TL;DR: This review focuses on work that deals with the mechanisms of detergent action in membrane solubilization including properties of detergents model lipid systems and detergent-protein interactions; in addition a possible sequence of events when deterGents interact with biological membranes receives attention.
TL;DR: In this article, the association properties of poly(ethylene oxide)-block-poly(propyleneoxide)-blockpoly(methylene oxide) (PEO) copolymers in aqueous solutions, and the adsorption at interfaces are reviewed.
TL;DR: In this paper, a new type of chromatography with micellar solutions of ionic surfactants was examined, and linear relationships were observed between current and migration velocities of water, micelle, and any solute.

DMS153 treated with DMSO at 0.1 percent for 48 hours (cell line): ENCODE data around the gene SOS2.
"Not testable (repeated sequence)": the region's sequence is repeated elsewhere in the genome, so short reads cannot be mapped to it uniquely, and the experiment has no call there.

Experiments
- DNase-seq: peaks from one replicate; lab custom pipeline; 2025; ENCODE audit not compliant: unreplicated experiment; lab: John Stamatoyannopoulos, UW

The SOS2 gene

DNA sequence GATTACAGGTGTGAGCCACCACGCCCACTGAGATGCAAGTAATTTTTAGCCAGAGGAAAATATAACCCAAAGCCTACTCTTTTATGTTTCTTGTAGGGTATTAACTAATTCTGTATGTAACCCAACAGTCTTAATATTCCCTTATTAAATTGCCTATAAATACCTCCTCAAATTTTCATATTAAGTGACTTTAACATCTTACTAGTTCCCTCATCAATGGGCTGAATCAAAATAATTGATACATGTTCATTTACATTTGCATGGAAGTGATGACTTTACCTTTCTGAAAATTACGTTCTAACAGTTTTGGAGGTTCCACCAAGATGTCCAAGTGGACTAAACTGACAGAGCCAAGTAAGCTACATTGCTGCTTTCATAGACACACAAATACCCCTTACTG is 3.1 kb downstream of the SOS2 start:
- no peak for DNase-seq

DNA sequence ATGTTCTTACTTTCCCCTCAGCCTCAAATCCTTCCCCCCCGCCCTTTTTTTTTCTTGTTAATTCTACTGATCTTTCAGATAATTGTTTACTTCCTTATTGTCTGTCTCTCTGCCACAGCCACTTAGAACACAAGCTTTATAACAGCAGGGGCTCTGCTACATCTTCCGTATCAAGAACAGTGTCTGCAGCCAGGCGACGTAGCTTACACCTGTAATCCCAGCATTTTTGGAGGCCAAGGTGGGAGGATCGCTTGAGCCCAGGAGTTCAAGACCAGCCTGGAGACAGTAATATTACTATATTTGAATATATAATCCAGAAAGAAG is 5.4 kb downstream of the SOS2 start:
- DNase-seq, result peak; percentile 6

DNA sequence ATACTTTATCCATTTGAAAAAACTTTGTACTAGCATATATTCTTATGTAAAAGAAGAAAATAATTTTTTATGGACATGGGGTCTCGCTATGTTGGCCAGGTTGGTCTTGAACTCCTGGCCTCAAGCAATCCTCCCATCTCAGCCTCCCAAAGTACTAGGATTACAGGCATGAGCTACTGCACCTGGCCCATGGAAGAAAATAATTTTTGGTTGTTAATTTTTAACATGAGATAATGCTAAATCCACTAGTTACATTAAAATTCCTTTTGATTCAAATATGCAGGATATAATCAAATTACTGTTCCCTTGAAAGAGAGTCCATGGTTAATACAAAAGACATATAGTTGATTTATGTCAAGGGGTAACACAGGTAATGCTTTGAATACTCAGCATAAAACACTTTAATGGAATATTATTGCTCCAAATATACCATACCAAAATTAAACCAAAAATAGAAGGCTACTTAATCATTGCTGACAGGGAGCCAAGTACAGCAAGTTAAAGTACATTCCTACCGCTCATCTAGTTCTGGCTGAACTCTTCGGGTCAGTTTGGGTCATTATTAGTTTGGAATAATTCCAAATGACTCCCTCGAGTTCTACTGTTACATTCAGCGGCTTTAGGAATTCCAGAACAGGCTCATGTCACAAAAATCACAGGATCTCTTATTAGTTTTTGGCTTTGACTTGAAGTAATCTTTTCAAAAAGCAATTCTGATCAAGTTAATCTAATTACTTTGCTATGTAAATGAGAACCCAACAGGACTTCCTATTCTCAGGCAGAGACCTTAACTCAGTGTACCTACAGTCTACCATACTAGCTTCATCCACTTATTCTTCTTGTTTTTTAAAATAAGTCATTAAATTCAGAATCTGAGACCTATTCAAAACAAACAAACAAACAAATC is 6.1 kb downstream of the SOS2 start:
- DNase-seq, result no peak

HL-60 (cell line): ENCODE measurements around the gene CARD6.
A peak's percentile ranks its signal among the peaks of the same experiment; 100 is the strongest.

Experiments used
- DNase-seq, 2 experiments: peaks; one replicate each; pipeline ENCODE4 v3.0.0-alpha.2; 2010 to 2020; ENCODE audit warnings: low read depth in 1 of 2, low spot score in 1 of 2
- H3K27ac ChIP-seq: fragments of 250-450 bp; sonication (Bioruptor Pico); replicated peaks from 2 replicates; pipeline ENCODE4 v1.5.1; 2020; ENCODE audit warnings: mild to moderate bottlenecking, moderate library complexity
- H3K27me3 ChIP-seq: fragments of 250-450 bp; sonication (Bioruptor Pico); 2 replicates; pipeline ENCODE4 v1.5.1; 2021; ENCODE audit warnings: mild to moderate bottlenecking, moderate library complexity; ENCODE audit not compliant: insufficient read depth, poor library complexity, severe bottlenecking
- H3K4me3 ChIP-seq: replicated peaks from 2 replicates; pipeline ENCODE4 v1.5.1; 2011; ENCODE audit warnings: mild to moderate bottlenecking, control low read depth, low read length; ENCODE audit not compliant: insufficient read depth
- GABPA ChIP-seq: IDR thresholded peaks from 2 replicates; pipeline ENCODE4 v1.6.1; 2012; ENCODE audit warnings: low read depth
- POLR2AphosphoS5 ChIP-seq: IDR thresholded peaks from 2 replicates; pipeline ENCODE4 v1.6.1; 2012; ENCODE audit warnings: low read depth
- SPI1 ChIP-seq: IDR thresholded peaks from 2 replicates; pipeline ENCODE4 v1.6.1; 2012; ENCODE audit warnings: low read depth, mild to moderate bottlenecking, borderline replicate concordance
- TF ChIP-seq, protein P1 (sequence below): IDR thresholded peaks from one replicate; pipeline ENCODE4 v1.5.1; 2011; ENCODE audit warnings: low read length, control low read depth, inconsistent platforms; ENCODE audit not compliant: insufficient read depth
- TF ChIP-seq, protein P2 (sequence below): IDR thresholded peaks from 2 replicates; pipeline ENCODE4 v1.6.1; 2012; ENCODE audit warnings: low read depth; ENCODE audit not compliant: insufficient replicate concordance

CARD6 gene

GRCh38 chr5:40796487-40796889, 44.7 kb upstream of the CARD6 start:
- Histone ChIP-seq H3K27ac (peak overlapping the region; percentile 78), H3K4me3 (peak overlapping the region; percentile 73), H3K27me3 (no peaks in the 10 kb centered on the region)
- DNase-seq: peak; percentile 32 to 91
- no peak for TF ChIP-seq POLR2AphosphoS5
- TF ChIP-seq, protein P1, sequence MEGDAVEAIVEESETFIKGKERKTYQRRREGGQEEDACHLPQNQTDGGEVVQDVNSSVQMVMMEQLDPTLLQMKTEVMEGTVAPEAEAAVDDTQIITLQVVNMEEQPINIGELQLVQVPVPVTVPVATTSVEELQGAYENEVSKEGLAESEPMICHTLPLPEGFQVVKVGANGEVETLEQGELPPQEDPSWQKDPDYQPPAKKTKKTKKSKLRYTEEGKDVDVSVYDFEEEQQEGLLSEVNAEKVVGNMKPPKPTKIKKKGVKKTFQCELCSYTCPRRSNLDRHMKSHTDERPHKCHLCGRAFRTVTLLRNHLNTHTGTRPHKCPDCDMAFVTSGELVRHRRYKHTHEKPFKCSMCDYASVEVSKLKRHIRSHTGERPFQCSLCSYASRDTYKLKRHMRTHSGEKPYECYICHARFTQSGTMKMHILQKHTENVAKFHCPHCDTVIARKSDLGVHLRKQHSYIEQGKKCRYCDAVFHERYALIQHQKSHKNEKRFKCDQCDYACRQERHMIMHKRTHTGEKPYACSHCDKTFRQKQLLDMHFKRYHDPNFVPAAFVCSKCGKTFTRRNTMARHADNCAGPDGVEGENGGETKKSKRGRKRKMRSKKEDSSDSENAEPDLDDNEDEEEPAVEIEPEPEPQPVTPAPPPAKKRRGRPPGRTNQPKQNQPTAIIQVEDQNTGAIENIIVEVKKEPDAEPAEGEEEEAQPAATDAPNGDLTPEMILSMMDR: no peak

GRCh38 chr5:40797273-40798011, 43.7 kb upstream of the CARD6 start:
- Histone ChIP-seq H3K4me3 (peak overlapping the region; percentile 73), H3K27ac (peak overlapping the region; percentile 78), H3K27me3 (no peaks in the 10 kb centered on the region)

Abstract: Fundamental characteristics of a new type of chromatography with micellar solutions of ionic surfactants were examined. Electrokinetic phenomena in open-tubular capillaries move two phases, aqueous and micellar, with different velocities and micellar solubilization operates as the distribution process of solutes. Sodium dodecyl sulfate (SDS) solutions and a 0.05 mm i.d. x 650 mm fused silica tube were employed and high dc voltages up to 25 kV were applied. Linear relationships were observed between current and migration velocities of water, micelle, and any solute, but not between applied voltages and the velocities. This discrepancy can be reasonably interpreted in terms of the temperature rise of the solution in the tube resulting from Joule heating. Optimum resolutions can be obtained when the capacity factor is about 2, because retention times are limited between those of an insolubilized solute or water and a totally solubilized solute or micelle. Observed dependence of capacity factors on current can also be explained by the temperature rise. Thermodynamic parameters in micellar solubilization were presented. 22 references, 10 figures, 4 tables.